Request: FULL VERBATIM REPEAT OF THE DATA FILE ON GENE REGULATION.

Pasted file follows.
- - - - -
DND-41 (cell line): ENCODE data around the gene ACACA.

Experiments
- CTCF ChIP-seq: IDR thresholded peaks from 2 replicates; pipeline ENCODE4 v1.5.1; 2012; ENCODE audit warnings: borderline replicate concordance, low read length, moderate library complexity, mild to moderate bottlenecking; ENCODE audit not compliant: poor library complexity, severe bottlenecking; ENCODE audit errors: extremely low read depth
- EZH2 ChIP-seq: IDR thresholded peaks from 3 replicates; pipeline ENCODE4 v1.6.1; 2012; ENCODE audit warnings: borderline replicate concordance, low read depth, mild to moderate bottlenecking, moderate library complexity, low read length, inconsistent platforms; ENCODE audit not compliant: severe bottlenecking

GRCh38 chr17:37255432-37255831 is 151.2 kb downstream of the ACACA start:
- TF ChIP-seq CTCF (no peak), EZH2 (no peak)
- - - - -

DND-41 (cell line): ENCODE data around the gene ACACA.

Experiments
- CTCF ChIP-seq: IDR thresholded peaks from 2 replicates; pipeline ENCODE4 v1.5.1; 2012; ENCODE audit warnings: borderline replicate concordance, low read length, moderate library complexity, mild to moderate bottlenecking; ENCODE audit not compliant: poor library complexity, severe bottlenecking; ENCODE audit errors: extremely low read depth
- EZH2 ChIP-seq: IDR thresholded peaks from 3 replicates; pipeline ENCODE4 v1.6.1; 2012; ENCODE audit warnings: borderline replicate concordance, low read depth, mild to moderate bottlenecking, moderate library complexity, low read length, inconsistent platforms; ENCODE audit not compliant: severe bottlenecking

GRCh38 chr17:37255432-37255831 is 151.2 kb downstream of the ACACA start:
- TF ChIP-seq CTCF (no peak), EZH2 (no peak)